Sunday, June 11, 2017

Tsujido Beach

Living on an island, one would think beaches are everywhere and easy to get to. Mmm. We were aiming for Enoshima Beach or Enoshima Island. I took the wrong way on a toll road last week because Siri said, "Turn right onto toward UNH.(only local friends will get that)." There were three left lanes and one right lane that would've made me cut across three left lanes and a weird empty space the width of another two lanes. Before I could make my arms turn the wheel, we were in the toll lane and I was completely stuck. Considering I've made it four and a half months without having to pay a toll for my lack of navigating skills, I count myself lucky. I still cussed, but I do realize I'm not doing that badly.

All of that to say, I have begun boycotting the toll roads. Lest you think I'm dramatic, the toll roads here are not like the toll roads in America. The cheapest toll road we've been on to date is 970yen going one direction. It adds up, lemme tell ya. Every time we go to Fuji or anywhere near Fuji, it's about $40 just in tolls--and that's a cheap trip, toll wise. Throw in parking, food, and souvenirs and every day-trip turns into a financial investment.

Today, I did my research. I realized the route to Enoshima was only a 20 minute difference if I skipped the toll road. That's what Maps said. Maps was wrong. I also almost killed my entire family during two somewhat evasive maneuvers. I almost killed a man on a moped. And someone in a BMW (that I was bound and determined to catch at the next stoplight) almost killed my entire family and a man on a moped at the same time. I was sooooo hoping we'd meet at a stoplight. I had some English phrases on the ready to test his language skills.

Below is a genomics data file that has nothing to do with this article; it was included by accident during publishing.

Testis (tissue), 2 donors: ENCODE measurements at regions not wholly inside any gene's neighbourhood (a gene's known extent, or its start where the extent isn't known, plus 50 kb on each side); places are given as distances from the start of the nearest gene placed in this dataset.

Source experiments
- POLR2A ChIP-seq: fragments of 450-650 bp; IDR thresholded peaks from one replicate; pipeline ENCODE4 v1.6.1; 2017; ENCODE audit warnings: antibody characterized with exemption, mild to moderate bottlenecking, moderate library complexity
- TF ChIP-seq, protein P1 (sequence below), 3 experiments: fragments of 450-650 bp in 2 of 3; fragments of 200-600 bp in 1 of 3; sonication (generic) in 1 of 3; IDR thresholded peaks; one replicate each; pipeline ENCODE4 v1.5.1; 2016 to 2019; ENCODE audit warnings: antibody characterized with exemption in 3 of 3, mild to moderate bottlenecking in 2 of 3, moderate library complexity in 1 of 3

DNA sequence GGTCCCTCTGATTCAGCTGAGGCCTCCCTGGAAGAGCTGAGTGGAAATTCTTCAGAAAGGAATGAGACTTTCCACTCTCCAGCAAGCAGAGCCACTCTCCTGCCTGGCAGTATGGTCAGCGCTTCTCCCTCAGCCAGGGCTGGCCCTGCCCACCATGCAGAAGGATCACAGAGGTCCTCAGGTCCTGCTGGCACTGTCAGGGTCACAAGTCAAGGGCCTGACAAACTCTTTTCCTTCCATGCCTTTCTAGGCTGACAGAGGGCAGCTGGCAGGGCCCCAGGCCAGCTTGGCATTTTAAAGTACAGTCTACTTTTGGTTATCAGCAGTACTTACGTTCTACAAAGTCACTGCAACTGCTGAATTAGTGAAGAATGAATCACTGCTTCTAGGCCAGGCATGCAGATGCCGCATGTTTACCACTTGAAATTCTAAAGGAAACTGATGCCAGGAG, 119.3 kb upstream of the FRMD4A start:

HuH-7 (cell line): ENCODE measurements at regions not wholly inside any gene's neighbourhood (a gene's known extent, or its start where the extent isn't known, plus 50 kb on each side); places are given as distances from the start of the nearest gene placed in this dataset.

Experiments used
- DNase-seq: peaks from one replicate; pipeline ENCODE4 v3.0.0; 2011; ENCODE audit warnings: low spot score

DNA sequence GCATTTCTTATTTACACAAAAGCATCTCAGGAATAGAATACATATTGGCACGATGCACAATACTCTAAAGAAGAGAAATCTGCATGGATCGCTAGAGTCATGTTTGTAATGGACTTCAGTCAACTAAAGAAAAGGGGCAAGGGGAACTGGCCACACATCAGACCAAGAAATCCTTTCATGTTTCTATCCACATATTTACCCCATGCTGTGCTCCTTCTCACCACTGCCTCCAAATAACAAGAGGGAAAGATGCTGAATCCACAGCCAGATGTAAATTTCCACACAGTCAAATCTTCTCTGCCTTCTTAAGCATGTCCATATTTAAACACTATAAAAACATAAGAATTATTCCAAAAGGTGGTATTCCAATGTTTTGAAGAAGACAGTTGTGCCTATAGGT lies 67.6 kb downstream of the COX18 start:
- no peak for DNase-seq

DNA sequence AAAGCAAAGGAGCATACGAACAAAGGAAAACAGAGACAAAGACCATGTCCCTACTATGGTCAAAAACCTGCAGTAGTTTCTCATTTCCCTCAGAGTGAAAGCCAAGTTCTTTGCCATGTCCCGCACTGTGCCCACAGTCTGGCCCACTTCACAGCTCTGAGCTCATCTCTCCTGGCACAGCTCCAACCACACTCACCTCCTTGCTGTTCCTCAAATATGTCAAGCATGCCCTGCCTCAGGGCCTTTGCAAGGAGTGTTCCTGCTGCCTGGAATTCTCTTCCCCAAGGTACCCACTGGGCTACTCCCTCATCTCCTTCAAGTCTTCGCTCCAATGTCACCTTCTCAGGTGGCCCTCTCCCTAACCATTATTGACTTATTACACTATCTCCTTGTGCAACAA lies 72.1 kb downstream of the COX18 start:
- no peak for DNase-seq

We never made it to Enoshima. We gave up with only four miles to go. Those last four miles were going to take us 30 minutes to complete. Well, "30 minutes" is what Maps said and we all know Maps is a liar. We opted for a parking lot at an unknown beach and it turned out just fine.

Tsujido Beach is where we landed. The boys had a blast. The Pacific was still a TAD nippy, but kids don't seem to notice things like that. The surfers were something to see. I can't believe how many were there for such tiny little waves. Either way, I was kicking myself for not taking my camera. Thankfully, Simon brought his! I won't steal all of his pictures, just this one that he took of Jude & a few I got when he oh-so-graciously lent me his camera.

They had so much fun running free and dumping buckets of water on each other. It's not often that Simon remembers to cut loose and BE A KID, so today was perfect. Unfortunately, he's the only one that didn't wear a rash guard and he got fried. I don't know how the sun found him and not the rest of us.

A few differences from American beaches: the sand is black. Well, not really black, more like dark brown. It has gold flecks in it that shine when the sun is out.

There weren't shells on the beach. We found lots of really cool rocks and quite a few pieces of broken pottery(I'm assuming from tsunamis that have hit here), but no shells.

There were tsunami warning signs and giant loud speakers at the edge of the beach. I can't even imagine...

We were the only non-Japanese I could see. There was one little boy that wanted to play with my kids, but every time he got close, his mom would say something and he'd turn away. I was listening hard, but I couldn't pick out any words. It bothered me. Our sunshade went airborne as we were packing up and landed right on her tent, collapsing it on top of her. If people on the beach hadn't noticed the white people before, they certainly got an eye full as we chased our giant half-tent down the beach. Good times, good times.